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There Is No Better Place For A Young Athlete Than Las Vegas

Author: D1 Training Henderson

Las Vegas (and Henderson) has become the biggest newest sports mecca. The Las Vegas Aces brought home the first ever sports championship to Vegas, followed by the Golden Knights and the Stanley cup in 2023. The Raiders arrived in Las Vegas in 2020. The Las Vegas Desert Dogs played their first Vegas game in 2023. Vegas also hosts NASCAR and for the first time ever, F1. Vegas has cemented itself as a sports mecca, before the MLB team, the Oakland A’s, even arrive. Beyond the franchises that call Las Vegas home, Vegas hosts many different sports in the Allegiant stadium, T Mobile arena and the Michelob center including soccer, MMA, boxing and rugby. The NRL kicked off their season in America, for the first time ever, but not only in America, in Las Vegas.

Now that Vegas is established as a sports mecca, it benefits the city in many ways from job creation, tourism, both residential and commercial real estate values, but most importantly to us at D1, opportunities for young athletes. This can come in many forms, from increased visibility, higher level athletic training, and exposure to a wide range of sports.

We discussed the value of increased visibility in earlier posts, so we will not dive into it deeply here. The main benefit of increased visibility is that young athletes are more likely to be seen by scouts. In previous articles we also discussed the benefit of higher level training in "sports towns”. The main benefit being higher levels of individual achievement stemming from competitive drive as athletes begin to perform better as a result of higher level training. We have not yet discussed the benefit of young athletes being exposed to a wide range of sports.

There are many benefits associated with young athletes being exposed to a wider range of sports including:

  1. Discovering and possibly excelling in a sport they would otherwise not be exposed to.
  2. Reducing the likelihood of burnout.
  3. Developing a wider athletic base as young athletes train in various sports.

Discovering and possibly excelling in a sport they would otherwise not be exposed to is a huge benefit. Although many parents know which sport and sometimes even which position they want their young child to play, it is impossible to know at a young age how the child will physically and athletically develop. Although you may want your child to play QB, they may develop better as a wide receiver, or even more as a rugby player. With the NRL launching their season in Las Vegas for the first time ever, this incredible sport is starting to gain more visibility with Americans. In fact, rugby coaches flew in from around the world to coach safe tackle techniques at D1 Henderson. Henderson athletes were exposed to high level coaching due to the NRL games at the Allegiant stadium.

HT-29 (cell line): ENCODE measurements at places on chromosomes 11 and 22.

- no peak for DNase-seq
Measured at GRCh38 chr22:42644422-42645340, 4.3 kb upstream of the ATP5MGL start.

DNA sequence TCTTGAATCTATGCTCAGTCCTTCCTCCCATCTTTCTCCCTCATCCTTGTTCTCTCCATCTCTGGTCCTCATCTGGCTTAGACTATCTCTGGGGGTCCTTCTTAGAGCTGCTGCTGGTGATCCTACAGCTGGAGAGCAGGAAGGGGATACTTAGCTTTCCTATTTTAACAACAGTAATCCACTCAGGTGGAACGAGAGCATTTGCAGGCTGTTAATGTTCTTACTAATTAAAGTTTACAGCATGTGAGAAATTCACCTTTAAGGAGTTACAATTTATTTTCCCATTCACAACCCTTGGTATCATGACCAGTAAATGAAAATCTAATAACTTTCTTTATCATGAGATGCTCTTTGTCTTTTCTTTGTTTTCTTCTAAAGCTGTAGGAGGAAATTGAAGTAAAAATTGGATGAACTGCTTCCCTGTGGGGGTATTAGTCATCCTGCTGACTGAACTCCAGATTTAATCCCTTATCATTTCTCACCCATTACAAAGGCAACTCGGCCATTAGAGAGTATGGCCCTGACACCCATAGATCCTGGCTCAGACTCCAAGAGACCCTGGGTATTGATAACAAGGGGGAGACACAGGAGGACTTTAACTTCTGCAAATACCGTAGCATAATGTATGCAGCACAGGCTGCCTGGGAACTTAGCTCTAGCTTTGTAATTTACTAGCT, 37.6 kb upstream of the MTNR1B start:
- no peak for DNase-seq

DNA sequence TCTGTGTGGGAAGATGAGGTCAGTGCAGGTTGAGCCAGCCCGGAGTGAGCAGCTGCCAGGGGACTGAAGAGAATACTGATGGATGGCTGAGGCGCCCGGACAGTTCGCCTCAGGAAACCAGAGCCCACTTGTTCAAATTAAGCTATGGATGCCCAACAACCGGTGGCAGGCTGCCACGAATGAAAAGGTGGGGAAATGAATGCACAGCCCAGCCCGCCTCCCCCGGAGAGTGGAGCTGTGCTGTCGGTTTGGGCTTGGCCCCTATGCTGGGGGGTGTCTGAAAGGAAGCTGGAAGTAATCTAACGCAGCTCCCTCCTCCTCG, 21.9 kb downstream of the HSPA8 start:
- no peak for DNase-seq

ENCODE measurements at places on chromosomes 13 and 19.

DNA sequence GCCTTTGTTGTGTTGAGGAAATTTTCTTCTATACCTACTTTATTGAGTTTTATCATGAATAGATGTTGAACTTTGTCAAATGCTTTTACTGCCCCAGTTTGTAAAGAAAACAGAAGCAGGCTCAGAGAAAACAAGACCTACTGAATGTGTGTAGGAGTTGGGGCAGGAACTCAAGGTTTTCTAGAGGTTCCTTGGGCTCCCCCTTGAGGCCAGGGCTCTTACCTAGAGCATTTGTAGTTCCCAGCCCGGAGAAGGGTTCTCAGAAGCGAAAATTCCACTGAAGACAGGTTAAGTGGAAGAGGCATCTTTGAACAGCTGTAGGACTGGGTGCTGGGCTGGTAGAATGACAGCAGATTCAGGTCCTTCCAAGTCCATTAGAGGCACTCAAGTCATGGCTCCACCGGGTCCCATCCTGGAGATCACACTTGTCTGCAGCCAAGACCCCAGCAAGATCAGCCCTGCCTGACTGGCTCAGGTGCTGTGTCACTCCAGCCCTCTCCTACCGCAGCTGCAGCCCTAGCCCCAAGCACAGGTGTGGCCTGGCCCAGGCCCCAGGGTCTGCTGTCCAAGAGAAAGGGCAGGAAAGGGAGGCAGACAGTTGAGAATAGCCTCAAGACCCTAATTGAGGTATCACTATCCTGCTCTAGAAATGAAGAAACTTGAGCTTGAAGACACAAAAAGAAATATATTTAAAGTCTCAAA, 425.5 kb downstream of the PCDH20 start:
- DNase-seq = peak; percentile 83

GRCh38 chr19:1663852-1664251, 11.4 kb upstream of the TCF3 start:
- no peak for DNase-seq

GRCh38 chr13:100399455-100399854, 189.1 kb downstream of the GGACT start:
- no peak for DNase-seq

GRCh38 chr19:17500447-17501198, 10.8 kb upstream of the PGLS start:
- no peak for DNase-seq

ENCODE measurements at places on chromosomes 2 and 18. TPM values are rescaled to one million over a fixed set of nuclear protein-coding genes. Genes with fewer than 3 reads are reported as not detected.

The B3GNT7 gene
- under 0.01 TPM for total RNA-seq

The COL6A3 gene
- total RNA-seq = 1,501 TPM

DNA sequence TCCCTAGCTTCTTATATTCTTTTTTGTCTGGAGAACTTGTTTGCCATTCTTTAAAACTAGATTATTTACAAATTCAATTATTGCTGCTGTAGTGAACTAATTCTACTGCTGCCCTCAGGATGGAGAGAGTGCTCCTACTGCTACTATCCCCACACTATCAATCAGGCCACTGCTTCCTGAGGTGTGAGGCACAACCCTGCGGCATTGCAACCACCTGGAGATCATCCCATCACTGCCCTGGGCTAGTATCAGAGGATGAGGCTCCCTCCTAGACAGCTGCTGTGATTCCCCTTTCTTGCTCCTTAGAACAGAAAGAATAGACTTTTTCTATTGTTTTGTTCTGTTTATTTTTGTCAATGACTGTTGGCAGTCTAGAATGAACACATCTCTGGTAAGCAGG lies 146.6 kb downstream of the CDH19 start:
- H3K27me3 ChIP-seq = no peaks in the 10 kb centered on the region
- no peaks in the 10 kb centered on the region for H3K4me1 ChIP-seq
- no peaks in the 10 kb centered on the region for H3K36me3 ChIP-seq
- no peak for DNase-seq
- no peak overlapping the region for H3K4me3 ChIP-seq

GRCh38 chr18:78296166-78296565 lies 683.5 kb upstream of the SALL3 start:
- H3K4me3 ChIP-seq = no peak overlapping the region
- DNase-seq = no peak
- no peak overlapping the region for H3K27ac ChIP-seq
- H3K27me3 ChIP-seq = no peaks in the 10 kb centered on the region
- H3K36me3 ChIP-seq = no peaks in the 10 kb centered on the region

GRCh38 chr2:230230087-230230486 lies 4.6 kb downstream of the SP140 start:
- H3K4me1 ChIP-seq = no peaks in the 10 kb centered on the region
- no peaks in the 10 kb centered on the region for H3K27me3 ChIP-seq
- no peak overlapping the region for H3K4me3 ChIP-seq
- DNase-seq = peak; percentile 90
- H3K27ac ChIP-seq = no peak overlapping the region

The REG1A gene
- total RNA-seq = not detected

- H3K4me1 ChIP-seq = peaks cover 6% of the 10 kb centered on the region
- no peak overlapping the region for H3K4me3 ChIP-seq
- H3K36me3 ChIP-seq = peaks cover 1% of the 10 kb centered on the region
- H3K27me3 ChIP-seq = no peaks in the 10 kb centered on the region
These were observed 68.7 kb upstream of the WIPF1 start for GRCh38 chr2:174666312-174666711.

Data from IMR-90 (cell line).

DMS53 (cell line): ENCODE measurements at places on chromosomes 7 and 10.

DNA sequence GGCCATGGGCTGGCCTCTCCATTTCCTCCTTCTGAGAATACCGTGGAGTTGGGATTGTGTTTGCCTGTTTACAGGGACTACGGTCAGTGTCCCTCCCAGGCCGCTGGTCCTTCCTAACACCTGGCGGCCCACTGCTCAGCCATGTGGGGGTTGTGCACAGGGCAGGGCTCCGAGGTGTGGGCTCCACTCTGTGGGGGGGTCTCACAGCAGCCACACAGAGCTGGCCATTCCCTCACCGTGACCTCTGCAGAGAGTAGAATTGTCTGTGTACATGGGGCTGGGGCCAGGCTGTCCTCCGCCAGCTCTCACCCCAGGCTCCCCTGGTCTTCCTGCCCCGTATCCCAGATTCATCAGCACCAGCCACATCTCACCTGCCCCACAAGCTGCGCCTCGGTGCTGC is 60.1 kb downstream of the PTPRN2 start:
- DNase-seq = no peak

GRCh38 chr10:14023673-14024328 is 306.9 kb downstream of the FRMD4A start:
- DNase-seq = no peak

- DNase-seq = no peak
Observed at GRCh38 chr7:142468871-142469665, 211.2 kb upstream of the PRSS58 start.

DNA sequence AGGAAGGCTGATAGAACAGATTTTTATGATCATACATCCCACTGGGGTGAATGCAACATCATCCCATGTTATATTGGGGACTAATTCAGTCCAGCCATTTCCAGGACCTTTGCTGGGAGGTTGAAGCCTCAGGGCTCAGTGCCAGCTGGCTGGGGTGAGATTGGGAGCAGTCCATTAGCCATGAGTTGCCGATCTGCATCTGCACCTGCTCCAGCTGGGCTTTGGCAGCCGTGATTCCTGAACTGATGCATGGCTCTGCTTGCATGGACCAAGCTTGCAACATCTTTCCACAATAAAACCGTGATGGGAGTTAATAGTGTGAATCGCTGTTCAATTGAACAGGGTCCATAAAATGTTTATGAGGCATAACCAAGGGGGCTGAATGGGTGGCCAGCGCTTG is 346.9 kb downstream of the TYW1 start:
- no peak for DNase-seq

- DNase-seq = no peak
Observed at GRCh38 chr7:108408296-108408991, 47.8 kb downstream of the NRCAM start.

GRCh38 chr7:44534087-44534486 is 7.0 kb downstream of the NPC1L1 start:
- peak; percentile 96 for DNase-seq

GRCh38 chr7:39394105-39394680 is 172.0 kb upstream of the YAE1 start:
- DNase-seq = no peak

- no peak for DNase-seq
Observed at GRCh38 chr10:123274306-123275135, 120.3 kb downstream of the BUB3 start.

Again, it may be the parents or even the child's dream to play one particular sport, developing a wider athletic base from a young age will make them a more useful athlete to the coach and team. Many professional athletes had long successful careers in positions they did not play as youth because they developed a wide enough athletic base that a coach was able to move them to a position more suited to the athlete or the team's needs.

Reducing the likelihood of burnout is a real issue we frequently see in sports. Although we see it across all sports, we see it most commonly with baseball athletes. Many parents invest years and thousands of dollars in their child's training and playing, for the child to become burnt out and give up the sport entirely, often in high school. Allowing the child to play other sports from a young age can not only help them become a better athlete, but to continue enjoying the sports they are best at. Again, many professional athletes who had successful careers changed sports in high school due to burn out.

Developing a wider athletic base as young athletes train in various sports. We touched on this already, but let's dive deeper into specifics. Training heavily for one sport, for example basketball, may focus on agility and conditioning. It may not focus on strength and power to the degree a track or wrestler might. This matters, because what is agility? According to, "Agility is the ability to move and change the direction and position of the body quickly and effectively while under control. It requires quick reflexes, coordination, balance, speed, and correct response to the changing situation." This requires the athlete to absorb and generate force quickly. 

Strength is the base of the force development. Proper strength and sprinting sprint training allows for improved agility performance. If you choose to not do this intentionally in athletic training, this can be accomplished, albeit to a lesser degree, with cross training COMPLIMENTARY sports. For example, if your athlete is a baseball player, sprinting rather than cross country running helps to create a more powerful athlete which translates to baseball performance rather than catabolizing the muscles in the off season with cross country. It is generally known and accepted that wrestling and football are complementary sports. Another example of complimentary sports are basketball and sprinting.

With Las Vegas cementing its status as a sports mecca, young athletes stand at the nexus of opportunity. With a thriving sports scene, the city offers an unparalleled environment to nurture and pursue athletic dreams. There is no better place for a young athlete than right here, right now.